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ARMY TO EXHIBIT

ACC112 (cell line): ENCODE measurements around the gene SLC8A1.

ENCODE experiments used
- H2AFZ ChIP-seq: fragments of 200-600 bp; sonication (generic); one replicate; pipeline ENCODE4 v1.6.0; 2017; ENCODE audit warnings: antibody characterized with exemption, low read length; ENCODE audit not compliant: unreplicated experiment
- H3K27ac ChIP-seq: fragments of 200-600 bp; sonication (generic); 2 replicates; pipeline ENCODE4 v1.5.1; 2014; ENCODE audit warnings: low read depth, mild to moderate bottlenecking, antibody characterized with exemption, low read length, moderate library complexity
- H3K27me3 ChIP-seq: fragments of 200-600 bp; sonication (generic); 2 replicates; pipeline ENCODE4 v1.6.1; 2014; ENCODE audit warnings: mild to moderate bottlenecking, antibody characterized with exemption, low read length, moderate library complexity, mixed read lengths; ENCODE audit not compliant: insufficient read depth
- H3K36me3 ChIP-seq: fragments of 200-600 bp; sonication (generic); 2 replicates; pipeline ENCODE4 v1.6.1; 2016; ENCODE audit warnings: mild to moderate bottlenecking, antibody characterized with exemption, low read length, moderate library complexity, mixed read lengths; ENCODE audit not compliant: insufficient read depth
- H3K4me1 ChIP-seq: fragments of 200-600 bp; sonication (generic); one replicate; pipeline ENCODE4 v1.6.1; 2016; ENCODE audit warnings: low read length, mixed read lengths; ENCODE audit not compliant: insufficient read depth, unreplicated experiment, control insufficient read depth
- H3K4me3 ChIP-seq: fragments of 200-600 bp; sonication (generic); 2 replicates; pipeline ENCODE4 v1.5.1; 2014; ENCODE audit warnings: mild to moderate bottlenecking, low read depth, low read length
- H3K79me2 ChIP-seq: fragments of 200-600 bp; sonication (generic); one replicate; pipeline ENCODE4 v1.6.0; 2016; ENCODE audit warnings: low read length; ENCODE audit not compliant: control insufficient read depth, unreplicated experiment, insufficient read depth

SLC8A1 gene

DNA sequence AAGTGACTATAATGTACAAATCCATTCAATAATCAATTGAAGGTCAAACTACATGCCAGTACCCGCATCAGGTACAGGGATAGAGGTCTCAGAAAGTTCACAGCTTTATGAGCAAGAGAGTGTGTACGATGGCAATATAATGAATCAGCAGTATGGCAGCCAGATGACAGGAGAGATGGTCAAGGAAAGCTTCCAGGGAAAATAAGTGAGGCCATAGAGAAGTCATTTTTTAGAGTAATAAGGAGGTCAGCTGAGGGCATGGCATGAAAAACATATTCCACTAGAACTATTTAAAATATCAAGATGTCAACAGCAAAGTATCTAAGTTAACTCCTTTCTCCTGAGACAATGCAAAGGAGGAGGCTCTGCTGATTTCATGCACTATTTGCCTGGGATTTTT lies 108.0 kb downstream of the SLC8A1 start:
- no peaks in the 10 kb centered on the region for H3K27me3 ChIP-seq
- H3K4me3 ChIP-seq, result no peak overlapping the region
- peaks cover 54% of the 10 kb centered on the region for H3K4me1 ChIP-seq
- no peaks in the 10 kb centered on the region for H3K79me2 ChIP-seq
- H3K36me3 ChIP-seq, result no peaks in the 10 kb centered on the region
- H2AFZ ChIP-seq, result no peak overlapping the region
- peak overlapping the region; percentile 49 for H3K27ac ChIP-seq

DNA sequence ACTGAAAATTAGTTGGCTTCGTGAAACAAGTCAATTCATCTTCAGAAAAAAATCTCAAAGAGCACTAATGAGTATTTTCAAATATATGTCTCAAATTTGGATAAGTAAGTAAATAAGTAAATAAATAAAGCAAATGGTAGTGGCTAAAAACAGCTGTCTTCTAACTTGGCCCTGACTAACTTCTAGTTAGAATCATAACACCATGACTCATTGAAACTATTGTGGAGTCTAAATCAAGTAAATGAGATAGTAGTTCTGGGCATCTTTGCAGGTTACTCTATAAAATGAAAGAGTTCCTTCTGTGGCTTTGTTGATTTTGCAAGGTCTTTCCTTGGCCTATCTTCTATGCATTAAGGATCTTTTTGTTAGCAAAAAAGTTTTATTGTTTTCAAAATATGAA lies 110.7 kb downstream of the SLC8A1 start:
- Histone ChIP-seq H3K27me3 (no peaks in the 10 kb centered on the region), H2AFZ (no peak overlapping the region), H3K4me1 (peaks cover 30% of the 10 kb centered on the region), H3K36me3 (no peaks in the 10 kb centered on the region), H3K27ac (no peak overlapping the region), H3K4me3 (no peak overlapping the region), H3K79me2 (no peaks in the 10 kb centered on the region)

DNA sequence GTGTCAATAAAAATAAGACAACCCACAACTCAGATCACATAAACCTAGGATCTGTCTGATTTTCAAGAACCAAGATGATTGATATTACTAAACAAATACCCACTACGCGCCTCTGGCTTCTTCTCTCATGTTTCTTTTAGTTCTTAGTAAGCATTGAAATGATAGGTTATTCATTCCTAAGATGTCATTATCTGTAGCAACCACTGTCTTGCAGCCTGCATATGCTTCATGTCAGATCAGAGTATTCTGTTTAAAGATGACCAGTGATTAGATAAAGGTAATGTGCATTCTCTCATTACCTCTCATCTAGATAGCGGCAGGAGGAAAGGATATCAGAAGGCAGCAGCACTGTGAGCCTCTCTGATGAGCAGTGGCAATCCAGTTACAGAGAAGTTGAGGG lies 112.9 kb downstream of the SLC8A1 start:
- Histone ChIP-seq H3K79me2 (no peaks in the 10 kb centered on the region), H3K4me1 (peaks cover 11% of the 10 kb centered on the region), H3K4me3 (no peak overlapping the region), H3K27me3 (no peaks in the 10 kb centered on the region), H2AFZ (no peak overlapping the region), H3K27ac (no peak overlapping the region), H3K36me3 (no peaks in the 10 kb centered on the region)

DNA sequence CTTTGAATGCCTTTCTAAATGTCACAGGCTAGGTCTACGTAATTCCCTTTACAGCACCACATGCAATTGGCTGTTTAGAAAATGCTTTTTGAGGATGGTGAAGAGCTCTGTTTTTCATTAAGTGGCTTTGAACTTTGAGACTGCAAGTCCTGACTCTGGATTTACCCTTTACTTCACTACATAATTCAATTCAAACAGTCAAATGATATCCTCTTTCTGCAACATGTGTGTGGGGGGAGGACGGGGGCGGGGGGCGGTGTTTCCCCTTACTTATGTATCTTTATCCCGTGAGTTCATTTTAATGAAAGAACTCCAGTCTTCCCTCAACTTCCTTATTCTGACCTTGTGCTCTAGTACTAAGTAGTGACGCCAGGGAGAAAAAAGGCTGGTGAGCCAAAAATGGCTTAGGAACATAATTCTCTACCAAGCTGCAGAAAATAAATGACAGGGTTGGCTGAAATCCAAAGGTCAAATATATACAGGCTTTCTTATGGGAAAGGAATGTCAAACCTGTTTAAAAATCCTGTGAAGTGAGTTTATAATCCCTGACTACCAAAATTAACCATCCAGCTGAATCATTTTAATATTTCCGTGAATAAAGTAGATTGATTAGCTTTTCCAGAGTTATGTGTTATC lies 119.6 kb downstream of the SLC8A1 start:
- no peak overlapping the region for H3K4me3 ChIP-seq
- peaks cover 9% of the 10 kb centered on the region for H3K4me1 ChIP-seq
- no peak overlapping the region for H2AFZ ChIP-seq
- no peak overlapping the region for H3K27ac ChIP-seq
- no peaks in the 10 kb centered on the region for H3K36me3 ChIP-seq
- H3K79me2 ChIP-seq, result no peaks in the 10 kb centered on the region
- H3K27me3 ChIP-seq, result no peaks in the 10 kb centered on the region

NEW CITIZENS -t? Former Illiterates and For eign Language Members To Drill Here. Hrrw Irma? at? snd foreljm lauis-aaa-e rearMents of America are pot through the sreau United Stata? "melting ?of and ar? turned out -rood ?oi lier?, and educated men will be dem tnstrated to TVMhington tomorrow nomina; at tn? Wsahlnaton Mono Dent, when Secretary of War New" ??sa Dl Baker will witness tne exhi Jltlcn of twenty-eight graduate? "rom the reeni't extucationaJ center tt Cauirp Upton. ? neose ???**??? ? ? present f oairtoen dtf? ??rent natlonallUe. and have enlist ad sine? afar t. ttls. Previous to "heir enlistment none of the men sad an adequate knowledge of the English language. Since that time ?hey have been Instructed In the hatos? of a ?oldler ?as well as th? Cngltah tsaorruaa-e. and their profl -len?-y In drill, and mutery of tb? ans-uas-e will be shown at the <rx itblUon. In thai group of soldiers there Is ?jet one Axnertcan born. Six month? laro ?ill ?rould have been classed aa Iliteratos. Before the war such men is these were not permitted to join "be army nor to reeerre citizenship ?apera. The final exhibition? ?rtn take ?lare sfondar In front of the Capi mi. At 11 am. they will be Inspected ay the Senate Committee on Military ?Vf/airs, and at 1 p. m. they win be ?Dspex-ted by the House Committee ?n Military Affairs. The public Is nvtted to attend the?, exhibitions. VSK MERCHANTS TO .AID ROAD FUND Washington merchants will b? isked to raise *"*!.460 to help complete he concrete road between this city and Alexandria. It becaxne known ?BBterday. Plans for obtaining the mbscrtptioos were drawn by the ?hrunber of Commerce, Wednesday mM*. Ross P. Andrews, Robert N". Har ?er and A_ FI Seymour have been aamed by the chamber to appoint a ?ommittee of ten to canvass local Inns. The fnTI arnormt Is expected x? be ?wised within two weeks. Road offlctsLls of Alexaxsttria County. Fa-, have eattrnated that LT miles of -ood ar? yet to be completed at a aost of WUn. A sasvtns- tn distance ???tween Alexandria and Washington rf two miles win be ?.couijjpnshed "hr??as-h reos of the rraad when fln Bhed. The Cormty of Ale-r^rerrrK will sr-b ecribe ****.?00 to the project, and th? ne'-ehsuits of Alex-udita, win add the ?-mainine S7J5D. DISTRICT REDUCES NET INDEBTEDNESS KVidence that tb? DUtrict of Col in'bia is lesserrina* th? ? amber of Its ,ebts is contained in tb? annual re k>i : of Daniel J. T>orTsOvan, District tuiiitor. submitted yesterday to tbe district Conimiesioner?. The report shows a total rerfnctkm ? the nt't Indebtedness of tb? Dia ri?-:. ?Jurinir the fiscal year, of $832. I*? --.'. Th?ef lsst ft seal year ended tun?* 3D. 1919. Th? total debt of the ?hstrtct. at that time, amounted to ?,'??.?. it was annotinced. <'<*>h receipts for tbe ynar antcmnt ? to ??-*.t?.?*?2.00. anti cash expendt nre-s were C<^4K7.013.0& Re-cetpts DmpriswHl rovenu? coUecti<ons from a*???*, licetisipss, and similar levies, of ?,M7.MS. The remalndr-r Included >>nKreteionai appropriations and rust-fund and special-fund cotleo lona. ?orestry Assodat?on h Temporary Offices Following the fire tn the aterr ar?a rtoildang last Monday, when the leaderuarter. of the American For en ry \.?tsT>?-ratl?*n T?sere badly daxn *.-<-d by fire and ?rater, P. S. Rida rne, the -secretary, annonnced yes rrday that tetrrporary offices had ? ??n est.ibli.ihed on the first floor r the building "We win be "**aowaa*s lri??onven1enc d for some time," sal?? Mr. Rids ale, **b??<-a?ise our magasine was list gotas- to our thonsands of mem ?n. but any omissions m our mail ag- list will he qaickly corrected. Taise Is due the firemen for the ray tn which they subdued the tssjoV" IEW YORK HOTEL ARRIVALS New York. ?5et. nt-The fretlowlnK G.? hingt on Lan. are registered at lew York hotels: TTtADK IJJO'RB??T'IST'A'rTVISS. Woodward & Lo'hrop. 3M Fourth venue. ?a?vexiteenth floor: J. O. ???-ie. rarrxs, ruga, furniture; Miss L Hart, wrrrrwrn's gown? and rrorise ?r?atsca?; Uhm A. Thorntori. tozante* ??ar. Hecht A On M Kantrman. ?omen'? cloaks arad sniia, Perinsyl ania. S. Htw-xog * ?a?- IV Rosen Warnca. WCTORS FIND REMEDY FOR COLDS AND RU s?otmbt, me New Nansesless Cal omel Tablet?, Cot Short Cold? anil May Prevent Fill By Keeping Lirer Active. k Pliyidclsflis have leaj-ned from expe len ee. diuintr the epidemic of tnltn nsa. that one of the most Important Ictors tn the prevention of flu and neumon?a Is to keep the Over active ? that the digestive orr-ans rrmw be in arfect working: order and the system sereby enabled to throw off colds. decir, ?sore throat, and resist serious amplicatfona. For this purpose they awe found that the new nansealess LlorrtH tablets called f-nlotans, are ?r more effective even th?n the old 7*e calomel, which wss f ? merry the Btveraal favorite, as Calntabs do not ?aken the patient, nor interf??-?. 1th tb? ???petite and digestion. At the first ?da?, of a cold or sor? troat. doctors recommend one Calo io at bed time with a swallow of atei?that's ?OL No salts, no rratiaen. ?r the slhthtest Interference with rnr diet, pleasure or work. Next prnbrr; yon wake up feeling fine, nrr B? ? bs active, and your agpetite ekeer- for a ?rood br???Jrfast. For yrjan* protection CnJotab? are d only ta original ?a.l?d jmchMfrma. re thllt?-e?? cents. AH drasgists ?wmrnerKl and innrmnte? Calotab?. rur money bask If you ar? not a?_ " CONGRATULATIONS! ?s SHANTUNG CHANGE IS DEFEATED IN THE SENATE; VOTE 55-35 ootnTwrjBD ntm. rioaosa amendment. But having said tasse things, the record will show to Japan that not enough Senators had the courage to vote as they felt, snd the result win be. according to lead era, that Japan will have double rea son to despise the Senate?for its utterances against the Shantung de rision and for its failure to record enough votes to do something about it. Brandrgre Scares "Ayes.?? Senator Brandeg-ee. of Connecti cut, pointed out the effects of this course to the Senators In a brief speech in support of the amend ment. He said: "When you vote against this amendment, you agree to the in famy of the steal and put on record a self-accusing declaration to the effect that you know It 1? a steal but are afraid to do anything about It If any Senato? want? to stand on that record all the rest of his life let him do It. I refuse to do It,' treaty or no treaty." Senator Johnson, of California, I tersely explained to the Senate that ? the only question involved was the moral question of whether or not the Senate desired to do Its part to ward righting a wrong or agreeing to It. He said: Wrong, Says "If It Is trae, aa has been said heve, that the decision was abominable and detestable. It w?l be difficult for any man here to vote to condone that wrong. I am not questioning any man's motives, any man's courage, I state only my own position: There's a wrong, there's an infamy?, there's a crime and my signature shall never be attached to that wrong In any degree whatever. It Is not a question of whether we can yield back Shantung to China. I regret to say that no apt of ours can remedy the wrong that has been committed. But that is no reason why we should not state our opinion that it should go back to China. For the first time in our his tory we are asked to despoil a friend* ly nation and to break our word and our faith with a friend. Let us do the right no matter what the conse quences, and let us put the stamp of our disapproval upon what is admit tedly a -wrong?' During the debate. Senator Hale, of Maine, unexpectedly announced that he will oppose any amendments. In cluding the Johnson amendment. This action gave Senator Johnson and oth ers reason to believe that there Is .small chance of his amendment being adopted. It Is generally believed It will fail by about three votes. ?.??tor PTieUn?. Talk Senator Phelan, of California, wa? given unusually clove attention as he spoke. Senator Phelan said: "When Commodore Parry opened Japan, be did not know what was m In It- P?iei etnee tt has been a Pan dora's Took of trouble: but we, having brought thai Oriental problem on our selves, are now obliged tg find a remedy or ? way out. "It is not tne concern of China alone hut of tbe United States as wen. The world Itself Is a party at the bar. We are ??"ring, of the politi cal and economic control of Japan. We are discussing her paramount position In Asm. If not restrained, she will reduce all Asia. She come Into the Pacific. She has ed the Pacific. Several administra tions have had so much respect for her prowess at arms that they offered no effective resistance to her peaceful penetration of America! At this very ?t??p? the Pacific Coast Is Invaded and the Territory of Hawaii, "the key or the Ps-ctfle," Is la her hands. She has there an army of occupation. Her reservists are in possession. Twelve thousand Americans face one hundred and twelve thousand Japanese In the naval base of our Pacific fleet! She Is there about ready to take peaceful and legal control of the civil govern ment Yesterday I read this report tn a Wsshlngton newspaper: "??-oohiln, T. H.. October S. ?Vantala fourteen yean Ha waiian-born Japanese will hold ' tne nemicai -Lealiel e? ?his ter ritory, according te loe Baro. DiUw Ossam, a prominent Jasosne ell is J ?oso. speaking at a ehnreh ??as?cstlea her?. Te pre?are fer the Inevitable, declare?! ?he Rev. Mr. Okooiri, It Is essential (hat area ter ef forts he Stata te Aoserleaualae the j??ii>ir Japan ? ?? who are si ?"lea late the franrkloe.? "Born on the soil, they are In eradicable Japanese. Theae people do not amalgamate with our own. They are permanently foreign snd owe al legiance to Japan. In California atone 100,000 Japanese, constantly Increasing by law evasion, surreptitious entry, and by a phenomenal birth-rate, are repeating the story of Hawaii, with the added peril of extensive land purchase. The best agricultural lands of the State are falling Into their hand?. The movement. I believe, is directed from Tokyo. Although not accompanied yet by the teamn of marching troops and the salves or naval guns. It is none the less a real conquest. The Caucasian flees be fore the advancing eottea It Is Urne to sound our trumpets to hold our ground. Wot I mio root mt anger*. "Tou will understand, then, in approaching a discussion of this question reused by the Shantung amendment. I am not Ignorant of the dangers that lurk in Japanese dominancy of the Pacific I would, by any legitimate means, check her advance or turn her armies. Turn them where? Why, back upon Asia, where they belong. The Lord made all men of one blood, but determina the bounds of their habitation.' But my answer Is that the remedy must be found either in the covenant of the league of nations or In the In crease of our naval armament, and I am in favor of trying the league first. I see in the Shantung amend ment the seeds of disaster, and, therefore. I shall oppose it- L-et us analyse the situation. *The award by the Peace Confer ence of Shantung to Japan, as em bodied in the treaty of peace with ? Germany (articles 1SS, 1ST and IBS) reads as follows: " ?Germany ??asuntes ta fo??i ef Japan nil her righto, title aad prtvfSrges. per-tlenlarly those ? ?asi? flea' the territory ef Klaochew. railway?, mine*, ond oabmartee cables which she ?e ?ralrr-d by virtne ef tbe treatty eonelnded by her with China ea March ?. 18*8. and ef oil other oi-magrmmts relative te the province ef Shaatwag.? "Other paragraphs specify details. In other words, twenty-one years ago Germany acquired by treaty from China, without protest from the United States, tbe rights herein enumerated for a period of 99 years. The methods by which this -was obtained may he open to ques tion just as the methods by which the other countries. Including our own. have acquired territory. "By treaty. China herself has con firmed the German rights to Japan. That is the law In the case. Mliiht Rave Joined the Berns. "As an ally. Japan protected tbe Pacific against the enemy, and. by reason of her alliance with tbe En tente Powers, the United States was free to send her army and navy abroad, which resulted In the win ning of the war. If Japan had allied herself with Germany, and there was always a fear of this, the United States could not have afford ed to have left unguarded her Pa cific possessions, which would have kept her troop? and ships at home. So as it turned out, the services of Japan were of real value, although she did not send her armies to the front and was very chary with re spect to the disposition of her ships. "Because the United States asked ?nothing for Its services, we are dis posed to look upon the other na tions as international profiteers, and this hss biased our minds against the countries which have sought and secured their own ag grandisement- One of the German Islands, the Island of Tap. Is de sired by the United States for radio and cable purposes, and It Is yet a question whether the award shall be made. That It should be made, there Is no reasonable question, be cause Che only object Is to Improve our International communications which should be of benefit to the eastern -world. Unless we are pre pared to deny Great Britain, Prance and Italy the spoils of war. we can not with entire consistency In the circumstances exclude Japan. It offends, I -will however, admit, one'? sense of Justice to ?we a country peopled by the Chinese taken over by either the Germans or the Japa nese, the Kngilsh or the French, who do not claim to have any con siderable number of their nationals In the territory, bot who take It for purposes of expansi?n or trade ex ploita tlon. 1-rogue Is Chtaa's Piule?'Ha?u. "All America has a genuine sympa thy for unfortunate China, but how far should America go In this case; and how ??t to save China from fur ther abi/rptton by japan? In this case, Japan had not wantonly at tached China, but had attacked Ger many and taken away German rights which were conceded by treaty to Ger many, and later to Japan, by the Chi nese. Hereafter, under the constitu tion of the league of nations. Japan cannot commit the act of aggression GOVERNMENT SALE Furniture and Household Goods Tala aale lailad?? ?? iiaa?, ?Jtetee? ajad Dlnlnsr saSasa FuroJlare. Chi? ara* '.taawware. KHrirrn t'trn.ll? and ab??? FIVE THOUSAND BLANKETS At $2.50 to $6.00 Each United States Housing Corporation ta ?belr warehouseo et North Capitol and D Streets. Washington, D. C, October 16, 1910. Property Owners, Washington, T). C. For the past two days we have been tolling yon of the imperative demand for property For Sale in oar office. We mast meet this demand at once and need houses for sale, ranging in price from $4,500 to $30,000. We shall continue to cease selling Real Estate until we have been able to list enough properties to supply, not 00 per cent of the home-seekers, but 150 bona fide purchasers wanting homes at once. Phone, write or call that our personal attention nray be given to yoar property. Yours -rery truly, ERNEST HALL COOLIDGE, President 816-819 Evans Bldg, Phone Main 3482-3483. against China without Incurr? ? ? the prescribed penalties, because China Is a member of the league. In other words, tha league is China's future protection, and. If aa attempt Is now made to disturb Japan's title to rights in Shantung, without her consent. It Is probable that Japan would with draw from the les???, and she Is quite equal to making alliances with other countries, such ss Russia and Ger many as soon as TSey are rehabilitat ed. The question, thcref-rc. Is one not for the expression of our sympa thy or resentment or for the recon 1?I of Shantung against Japan, hut to see how far the success of the league and the peace of the world are served by our non-interference at this time. Japan has promised to restore Shantung to China but asks to be al lowed to do It Is her own way; but the league can hold her to it "The nationals of Japan are swarm ing the Parine and have made very serious Inroads upon the Pacific Cbsst of the United States and the Ha waiian Islands. One hundred thou sand Japanese, It Is estimated, are In California, ?ind constantly Increas ing, with a Urger number In the Ha waiian Islands. In California they are absorbing the best agricultural lands and driving the w*ilte men from the country in a flerc? competitive 'struggle. It is only a matter of a short tune, unless interrupted. omen Japan will be master of agricultural California. The 'gentlemen's agree ment** has broken down, and I have recently Introduced a bill In the Ben ate which. If enacted Into Van*, win exclude Japanese just as the Chinese are excluded now. "It Is our stern duty to consider the Interests of our own country he fore the interests of any other land, and not only are onr own interests embraced In the preservation of peace, but In ridding America, of the Japan Incubus. If she must ex pand, then her expansion tn Shan to-rrg. by agreernent with China, Is more acceptable to us than her ex pansion tn America, both North and South. She hss Inaugurated a steam ship service which dominates the Pa cific and Is landing her nationals upon North end South American shores. If ?re exclude Japan from America, as a wise national poBcy. then we should not he unduly alarmed shoot Shantung. Bat we need go no further than Shantung In the acceptance of this Idea What she now holds In Asia is an ample field. The league of nations will pre vent her forcible expansion In the future, and Japsn is a member of the league of nations. Por this pur pose we roust keep her there. "As to China, a decrepit nation, taught non-resistance by Confucius, ?without apparently the means of defending her own territory, the league of nations, wtth Japan in cluded, certainly seems to be for j her a great and permanent boon. Does China want us to abandon the ; league or leave Japan out of It? No one will blame China for making her protest, and may she attain a I position by which, like France and ; Italy, in some future day. she may j win back her lost prestige and measure her strength with the 'Hun? of the East-' Japan ?a (;.naoa-Tralanl. "Japan. German trained. Is. In all ? respects, like the defunct German I empire, seeking power and territory. 'and. If not arrested by the league > of nations, will ultimately be the ? cause of another and more serious > ?rar. And the United States Is deep j ly concerned In checking the un holy ambition of Japan just as she did check the ambition of Germany, ; and it Is by force of the league j of nations that this may be done, possibly without Involving a clash ? of arm.?, but simply by the moral * weight of the associated nations Snd their power to ?rxert economic pressure. Germany was allowed to progress too far. Japan la yet ta the Infancy of her budding dream of empire, ?o th? task Is not dlfflcult to check her without humiliating her nor offending wbat haa become peculiarly Japanese-?national sensi bilities, tat us see whether she will keep her promis? to China before we post her as a 'welcher' aad bar her from the society of nation. Madt He* S??as a atesta ras?. '?While I am not frank to say that I would go far to cripple th? potential menace of Japan in the Pacific, I do not see bow that purpose can be served by dividing the league of na tions and seeking, vainly, with th? ?Id of other power?, to deny her the German rights In Shantung. On ac count of th? treaty obligations Ens land, France, Italy, and Rasala ara In no position to join with aa In any such revision of th? treaty, even If they were well dlSTsoand: and any up set on this question at this Urne might result In the Isolation of the United Slates, and, certainly, the dis ruption of the league. Furthermore. does not Japan's own promis? to China, the Preside?*, aad to the oon frs-eno?, relieve us of the necessity of action at thia Urne? "If an uncompromising attitude on oar part shoold alienate Great Brit ain, France, and Italy, and foro, them to stand for Japan, pursuant to their treaty obligations, it might jeopardise the success of th? league of nations Itself and the treaty of peace with Germany, which embody the fruits of victory. The w-orld hangs upon orxr decision. "We should, tn the spirit of a watchful, benign, and unselfish re public remain In the league, and, by disinterested counsel and the rooraJ power of our exalted position, guide Ita deliberations aright. "WS acted ?rlth magnanimity In the war; we shall not assume a mean and pusillanimous part tn th? con structive work of Carelessnes? Caused Death. leack of care on the part of Der ni* Murphy, who died at Casualty Hospital Wednesday night troni In jurie? received in a street car acci dent Tuesday, was adjudged the cause of the accident by a coroner's Jury at an Inqnest In th? District morgue yesterday afternoon. Mur phy ?ras struck by a street car of the Washington Railway and Elec tric Company at Firth and ? streets northwest while crossing; the car tracks. To Help Make Strong, Keen American? BRITAIN RENEWS WAR ON SOVIETS U. S. Officials Infer England Will "Go It Alone" With German Aid. A renewed determination of Great Britain to extirpate the "Soviet form" of government in Russia U the de duction of official? here from the of fer of the entente to enlist Germany in the enterprise. It was stated by a very high official here yesterday that there had been discussion In Paris among members of the Supreme War Council to make the destruction of the Soviets tha paramount Issue tn Europe, but that the proposition fallad because it could not get aupport from any of tbe allies save Great Britain. Now. It Is In ferrad. Great Britain has to do It alena It la certain that the united win not he an active participa?! the blockade of Baltic ports alfhoegh the Caltsd States Is still .acting ?rtth the alli?e under the tersas of tha armistice. It Is equally certain and admitted that if Great Britain, with or without the consent and oo-opem tioo of Germany, cont?nmes the b|a0i? le against the Soviets the Tinte* Stases must ulmrw that blockade or make an open Issue with Great Britain. Members of the Ancient Order of Hibernians of the District, together ?rtth Manda, will meet tonight in *L Mary's Hail. Fifth street north nest. to eel? brate the twenty-fifth an alias?*, ary of Division No 2. Aa extenatve program of musical, literary, -.and vocal number? has been emaseA. Representative James O'Connor, of Ijoutslana; Rev. Dr. George A- Dough : arty, of She Catholic University; Rev Howard Sweeney, of Saint Aloyaias ?'?hurch. aia} Patrick J. HaJtigaa.wSI I be the Speakern ? MORRIS Supreme Marigold i\JChy fresh milk, carefully pas t*r?irii**r*?i and combined with pore ingredients, gives Marigold its fine flavor. Ask for the kind with the yellow and black labcL MORRIS & COMPANY W. ??. Mtoses ?$? Sons 7 ano TEleveittl) Sts. Furniture Carpets ?Linens Upholstery Fall Needs for the Home Lamp Department Boudoir Lamp, Kanckonirry decorated in colors, one-fight styre. ?o'ld mahogany, ivory or in colon, at $6-30. $730 and $8.00 each. Mahogany Table 1 ?tp?, decorated, two-light facture-*, at $11.00. $14.00 sad $17.50 each. Mahogany Table Lamp, one-Jight fixture, plain style, at $330 each. Mahogany Root L-rxnps, beautifully hand carved, two light?,. $25.00 to $50.00 each. 24-inch Silk Lamp Shada*-*. an exclusive line of shadr? made to oar order oat of materials not to be had elsewhere; all coloi combination?.. $25.00 to $82J5 each. Mahogany C-mctre-stk-ki. each has ?lass top, at $1.25, $1.50, $1.75 .ma SIM ??A. Plain and Decorated CarndJe?, in white and colors, at 10c an to UM ?mm. Extra Special Rug Values Axminster In one piece or seamed, as yoa may prefer?$5230. $55.00 ant* $?50.00 Rags. $48.00 for 9x12 Size $45.00 for 8.3x10.6 Size About 50 nigs in both sizes and a well selected assortment of colorings and di-signs. Seamless Velvet RUGS Good patterns and colo?n*?*? and qualities that will wear welL 0x12.$55.00 8.3x10.6.$50.00 Reversible Heavy Quality Wool and Fiber Rrss-a ?all-over patRtrms, -antablt"? for winter use?blues, browns and greens. 9x12 Size. Only $22.53 The Linen Shop?-Specials White Wool Blankets, pink or blue borders, cotton warp, heavy-weight, warm blankets. 58x78 inches. Special, $11.00 pair 60x80 inches. Special, $1230 pair 64x80 inches. Special, $13.50 pair 70x80 inches. Special, $15.00 pair 72x84 inches. Special, $18.00 pair s. 78x90 inches: Spedai, $18.25 pair 80x90 inches. Special. $22.00 pair Comforts, covered with dotted silk mulle, silkoline back, plain old rose?-blue or pink borders to match. Sanitary cotton lined; 72x78-inch. Special. $830 each. Lamb'?-wool lined, 72x76 inches. Special. $10.00 each. Satin Bedspreads, heavy-weight designs, hemm-d ends. firm-woven, durable spreads; sizes 77x88, 78x90 and 85x95 inches. Special, $5.00 each. ""Elite" Cotton Sheets, tom sizes, 81x99 inches. Special. $230 each. "Elite" Cotton PHiowcases, torn sizes, 45x72 inch??. Special. 50c ??ach. Coloirjd-fcwi-rJer Turkish Tcswels. spaced designs, for initials, monograms; arso plaids and striped borders, 59c, $1.00, SUS, $135, $130 and $1.75 each Men's Hemstitched Corded-border Handkerchiefs, 15c each or $130 dozen. Women's Irish Hajxj-ernbro?dered Coloi*?*d-bo?deT Hand kerchiefs, 20c each or $2?S dozen.